Many companies recruit pricing specialists who are data analysts and scientists, drawing candidates from pricing-centric industries (such as the airline industry), universities, and professional organizations. Although these recruits have the necessary analytical skills, they may not know how to influence and work with boundary partners. This is particularly relevant because pricing is a cross-functional activity. The ability to understand and influence sales, marketing, product management, and finance is imperative to the success of the pricing organization. It is also critical for those in this role to have good business judgment, because it is often the ability to tie the pricing strategy to the business strategy that determines the success of both. When a US-based industrial goods company set up a pricing organization, for example, it sought out members of the Professional Pricing Society. However, the company also recruited people from within; it realized that employees had the acumen and company knowledge and needed to be trained only in the use of pricing techniques and tools.

To ensure the success of a pricing organization, companies should put in place a recruitment schema for the group and career development plans for all members. Employees should know that working in the pricing organization can accelerate their career rather than be a dead end.

Size

Identifying the optimum size of the pricing organization can be vexing because it is influenced by multiple factors: the company size as measured by sales revenue; the size of the sales force; the number of customers; the number of business units, products, and stock keeping units; the number of channels and markets; the number of rivals; and the number of pricing interventions.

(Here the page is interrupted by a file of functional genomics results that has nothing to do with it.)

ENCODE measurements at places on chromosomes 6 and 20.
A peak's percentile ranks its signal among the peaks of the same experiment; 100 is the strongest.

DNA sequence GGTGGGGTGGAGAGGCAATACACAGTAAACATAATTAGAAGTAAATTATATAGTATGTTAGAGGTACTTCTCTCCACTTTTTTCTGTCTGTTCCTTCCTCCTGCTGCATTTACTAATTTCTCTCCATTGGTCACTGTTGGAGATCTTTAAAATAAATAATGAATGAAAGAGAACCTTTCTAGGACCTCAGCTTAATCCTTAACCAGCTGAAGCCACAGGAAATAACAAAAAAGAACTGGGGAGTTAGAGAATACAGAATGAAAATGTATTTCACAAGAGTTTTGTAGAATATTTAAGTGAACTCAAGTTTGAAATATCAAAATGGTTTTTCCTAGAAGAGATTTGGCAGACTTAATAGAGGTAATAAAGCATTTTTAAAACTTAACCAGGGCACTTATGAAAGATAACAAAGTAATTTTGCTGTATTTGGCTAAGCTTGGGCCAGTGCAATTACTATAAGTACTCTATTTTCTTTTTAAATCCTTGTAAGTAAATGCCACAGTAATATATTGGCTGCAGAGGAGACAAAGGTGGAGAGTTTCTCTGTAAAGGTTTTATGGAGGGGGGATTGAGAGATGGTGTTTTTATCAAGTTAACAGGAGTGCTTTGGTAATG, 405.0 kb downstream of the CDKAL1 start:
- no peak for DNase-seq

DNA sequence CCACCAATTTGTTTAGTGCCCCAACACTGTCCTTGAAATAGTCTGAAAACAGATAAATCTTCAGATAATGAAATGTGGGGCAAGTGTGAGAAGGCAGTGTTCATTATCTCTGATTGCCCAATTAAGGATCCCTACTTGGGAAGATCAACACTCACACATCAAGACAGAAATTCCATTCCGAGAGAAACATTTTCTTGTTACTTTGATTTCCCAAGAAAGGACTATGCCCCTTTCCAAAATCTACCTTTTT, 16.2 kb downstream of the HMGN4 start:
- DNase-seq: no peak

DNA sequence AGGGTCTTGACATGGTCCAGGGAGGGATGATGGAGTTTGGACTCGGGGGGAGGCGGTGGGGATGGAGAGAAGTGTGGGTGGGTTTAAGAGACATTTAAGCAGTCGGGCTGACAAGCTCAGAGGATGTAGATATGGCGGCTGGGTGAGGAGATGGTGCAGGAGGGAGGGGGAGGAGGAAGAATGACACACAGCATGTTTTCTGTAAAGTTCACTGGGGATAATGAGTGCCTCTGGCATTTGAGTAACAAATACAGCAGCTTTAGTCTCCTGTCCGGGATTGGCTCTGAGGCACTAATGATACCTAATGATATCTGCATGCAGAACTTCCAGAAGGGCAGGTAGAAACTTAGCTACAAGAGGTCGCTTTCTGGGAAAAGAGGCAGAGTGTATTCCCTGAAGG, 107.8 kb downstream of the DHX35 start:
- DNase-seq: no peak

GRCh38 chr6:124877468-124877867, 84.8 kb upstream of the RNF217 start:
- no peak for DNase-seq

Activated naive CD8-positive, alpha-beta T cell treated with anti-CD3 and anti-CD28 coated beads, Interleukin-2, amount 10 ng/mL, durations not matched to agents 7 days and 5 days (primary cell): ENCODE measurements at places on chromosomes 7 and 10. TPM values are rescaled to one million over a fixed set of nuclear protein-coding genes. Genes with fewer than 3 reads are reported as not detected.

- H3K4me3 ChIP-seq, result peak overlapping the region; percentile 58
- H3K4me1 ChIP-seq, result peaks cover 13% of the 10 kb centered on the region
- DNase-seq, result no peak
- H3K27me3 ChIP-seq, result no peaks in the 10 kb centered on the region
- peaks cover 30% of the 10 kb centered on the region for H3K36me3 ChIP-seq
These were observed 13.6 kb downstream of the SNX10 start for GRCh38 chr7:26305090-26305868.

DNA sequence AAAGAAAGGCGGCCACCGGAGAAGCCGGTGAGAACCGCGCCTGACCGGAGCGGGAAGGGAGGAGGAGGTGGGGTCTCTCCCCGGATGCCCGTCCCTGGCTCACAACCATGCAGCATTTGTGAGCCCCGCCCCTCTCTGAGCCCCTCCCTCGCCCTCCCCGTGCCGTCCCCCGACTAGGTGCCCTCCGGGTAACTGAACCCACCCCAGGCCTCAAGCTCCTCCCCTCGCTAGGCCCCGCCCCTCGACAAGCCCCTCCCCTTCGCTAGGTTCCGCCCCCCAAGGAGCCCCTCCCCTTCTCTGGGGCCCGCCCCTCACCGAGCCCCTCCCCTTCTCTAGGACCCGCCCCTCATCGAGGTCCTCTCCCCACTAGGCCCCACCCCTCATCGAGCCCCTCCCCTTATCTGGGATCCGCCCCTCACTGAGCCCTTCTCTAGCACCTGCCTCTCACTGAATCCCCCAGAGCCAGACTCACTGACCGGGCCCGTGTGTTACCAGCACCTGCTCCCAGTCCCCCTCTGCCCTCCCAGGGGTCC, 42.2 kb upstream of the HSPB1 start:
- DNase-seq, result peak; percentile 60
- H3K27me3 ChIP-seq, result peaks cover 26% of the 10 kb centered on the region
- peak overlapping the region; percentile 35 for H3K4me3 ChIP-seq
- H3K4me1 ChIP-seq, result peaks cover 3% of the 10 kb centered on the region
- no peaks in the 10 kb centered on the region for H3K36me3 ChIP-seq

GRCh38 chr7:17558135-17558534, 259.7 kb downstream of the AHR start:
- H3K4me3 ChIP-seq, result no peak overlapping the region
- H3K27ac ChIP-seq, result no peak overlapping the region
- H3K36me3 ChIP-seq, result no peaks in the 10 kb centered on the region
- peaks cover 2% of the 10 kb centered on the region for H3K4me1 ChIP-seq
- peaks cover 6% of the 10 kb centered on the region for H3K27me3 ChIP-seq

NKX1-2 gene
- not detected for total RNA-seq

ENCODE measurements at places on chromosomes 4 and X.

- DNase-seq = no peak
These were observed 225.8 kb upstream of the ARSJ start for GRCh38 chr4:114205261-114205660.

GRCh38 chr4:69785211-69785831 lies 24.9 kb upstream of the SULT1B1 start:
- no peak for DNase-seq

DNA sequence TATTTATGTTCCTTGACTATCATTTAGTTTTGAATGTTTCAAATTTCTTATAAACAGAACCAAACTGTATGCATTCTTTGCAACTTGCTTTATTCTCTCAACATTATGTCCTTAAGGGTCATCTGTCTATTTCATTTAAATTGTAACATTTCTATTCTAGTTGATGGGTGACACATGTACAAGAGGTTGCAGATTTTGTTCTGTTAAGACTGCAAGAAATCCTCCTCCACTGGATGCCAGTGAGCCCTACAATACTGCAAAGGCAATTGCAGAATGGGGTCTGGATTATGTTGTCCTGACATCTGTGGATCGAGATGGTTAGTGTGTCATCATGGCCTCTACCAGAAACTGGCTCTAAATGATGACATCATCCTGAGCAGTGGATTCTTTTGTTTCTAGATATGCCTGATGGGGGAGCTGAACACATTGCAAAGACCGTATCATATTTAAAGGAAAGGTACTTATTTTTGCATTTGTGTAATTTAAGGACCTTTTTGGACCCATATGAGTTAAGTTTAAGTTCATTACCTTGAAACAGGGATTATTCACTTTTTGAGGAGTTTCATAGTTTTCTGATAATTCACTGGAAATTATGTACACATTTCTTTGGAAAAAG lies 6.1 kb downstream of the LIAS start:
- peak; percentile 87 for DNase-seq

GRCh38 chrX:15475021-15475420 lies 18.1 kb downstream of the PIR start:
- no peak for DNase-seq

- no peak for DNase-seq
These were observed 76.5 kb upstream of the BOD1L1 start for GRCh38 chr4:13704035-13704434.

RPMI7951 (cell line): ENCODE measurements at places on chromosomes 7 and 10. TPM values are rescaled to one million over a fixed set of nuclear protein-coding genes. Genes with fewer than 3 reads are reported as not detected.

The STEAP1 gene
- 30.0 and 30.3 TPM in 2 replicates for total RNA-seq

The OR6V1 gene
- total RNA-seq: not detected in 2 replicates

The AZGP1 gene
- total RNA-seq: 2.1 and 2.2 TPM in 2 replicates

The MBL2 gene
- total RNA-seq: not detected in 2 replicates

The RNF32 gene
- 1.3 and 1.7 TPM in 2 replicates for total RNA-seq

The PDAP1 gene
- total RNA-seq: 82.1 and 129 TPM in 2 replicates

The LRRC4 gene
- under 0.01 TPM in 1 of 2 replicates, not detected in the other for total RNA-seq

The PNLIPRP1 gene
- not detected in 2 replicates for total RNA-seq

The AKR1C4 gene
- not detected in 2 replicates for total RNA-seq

The type of industry also plays a key role in deciding the size. For instance, airline companies, which constantly change pricing as demand and supply fluctuate, need larger pricing organizations. Many airlines have about 50 people in pricing, whereas industrial companies of the same size are able to get by with far fewer.

BCG’s benchmarking studies indicate that pricing organizations have two to six full-time employees per $1 billion in company revenues. Small companies—those with revenues of $500 million or less—need pricing teams of at least five full-time people. After all, a minimum amount of analysis and cross-functional engagement is necessary in every organization.

As the size of a company increases, the number of people in the pricing organization should grow. Midsize companies, with revenues of $1 billion to $5 billion, often need 10 to 12 full-time employees; larger companies will need even more dedicated resources.

The size of the pricing organization will also increase as a company matures. In addition, the better a company gets at pricing, the more opportunities it tends to see for optimization. Some companies add people in hopes of spotting more opportunities, but that can become a vicious cycle—one that separates the best and the rest over time. The good thing is that a company’s return on investment in a pricing organization can be clearly measured, so wasting time and money is unlikely.




Building an effective pricing organization should be a priority for any company looking to expand its arsenal of competitive weapons. Critical to success, however, is creating an organization that is regarded as a strategic partner by all functional heads. Setting up the right organization structure, establishing the correct reporting relationships, and clarifying decision rights will give a pricing organization the support and credibility it needs to be effective.

Building a Strategic Pricing Organization